RG: So for people who couldn’t quite make out the audio, he’s saying that McConnell, at the last minute, told Manchin he didn’t need his vote. And so all of the things that Manchin wanted stuffed into the 2017 tax cut were thrown out the window. And so he voted no. And so now he’s more willing to undo it.
Lee, what do you think of Manchin’s argument? And had you heard that story before about how close he came to voting for it?
LF: No, I had no idea that Manchin was close to voting for the Trump tax cuts. I know, they probably entertained his vote.
But this gets at a few things that’s interesting in this call one. Senators as powerful as Manchin, rather than tell his voters in West Virginia or the press these interesting anecdotes about how the policy, the sausage, is made, he tells these hedge fund billionaires.
Second, rather than explaining the problem with the merits of the bill, whether it’s in the public interest, whether it’s good policy, whether it’s — whatever — it’s good for the economy or how it affects the deficit, what have you, he’s instead obsessed with the appearance of bipartisanship.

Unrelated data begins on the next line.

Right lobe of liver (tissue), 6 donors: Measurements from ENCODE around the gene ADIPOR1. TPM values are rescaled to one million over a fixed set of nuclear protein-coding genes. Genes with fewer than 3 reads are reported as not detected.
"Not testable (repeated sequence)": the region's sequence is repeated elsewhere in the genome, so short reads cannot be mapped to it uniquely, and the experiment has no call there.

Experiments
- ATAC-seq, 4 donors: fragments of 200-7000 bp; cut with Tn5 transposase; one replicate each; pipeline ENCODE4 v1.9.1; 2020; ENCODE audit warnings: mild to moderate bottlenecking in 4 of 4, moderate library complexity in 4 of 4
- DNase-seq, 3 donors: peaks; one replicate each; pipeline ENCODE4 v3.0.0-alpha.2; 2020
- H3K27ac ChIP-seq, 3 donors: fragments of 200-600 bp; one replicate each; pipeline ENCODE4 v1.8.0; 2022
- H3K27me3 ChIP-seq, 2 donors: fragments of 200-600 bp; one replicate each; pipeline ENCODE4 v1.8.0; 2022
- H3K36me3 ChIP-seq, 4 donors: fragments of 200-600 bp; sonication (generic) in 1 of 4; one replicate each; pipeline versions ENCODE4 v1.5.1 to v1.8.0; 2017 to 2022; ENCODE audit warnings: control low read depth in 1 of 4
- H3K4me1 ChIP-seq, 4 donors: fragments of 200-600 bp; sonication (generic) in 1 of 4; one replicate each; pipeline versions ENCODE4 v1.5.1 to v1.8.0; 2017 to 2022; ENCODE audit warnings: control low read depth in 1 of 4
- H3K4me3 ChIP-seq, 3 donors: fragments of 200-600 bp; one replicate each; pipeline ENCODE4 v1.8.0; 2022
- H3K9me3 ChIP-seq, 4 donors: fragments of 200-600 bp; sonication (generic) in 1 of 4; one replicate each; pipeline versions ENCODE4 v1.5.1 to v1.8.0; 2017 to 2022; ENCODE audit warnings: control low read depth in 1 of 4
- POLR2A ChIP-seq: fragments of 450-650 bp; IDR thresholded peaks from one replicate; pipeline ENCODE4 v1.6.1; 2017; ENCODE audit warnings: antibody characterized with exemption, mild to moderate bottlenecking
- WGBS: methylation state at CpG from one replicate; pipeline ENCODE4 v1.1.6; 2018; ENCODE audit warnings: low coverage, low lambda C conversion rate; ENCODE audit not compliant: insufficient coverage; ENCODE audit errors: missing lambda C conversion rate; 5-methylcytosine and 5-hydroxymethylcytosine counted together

Now, he might be right that, in general, bipartisan reforms are more durable; they’re less likely to be repealed or become a partisan football. I think there is something to that argument. But it’s interesting that that’s the only argument he makes. He does not talk about the other elements of the bill [laughs], whether it’s good or bad policy, and just about this kind of obsession of the appearance of bipartisanship.
RG: So, at another point, he does talk about the corporate tax cut and where he stands on that, and electric vehicles.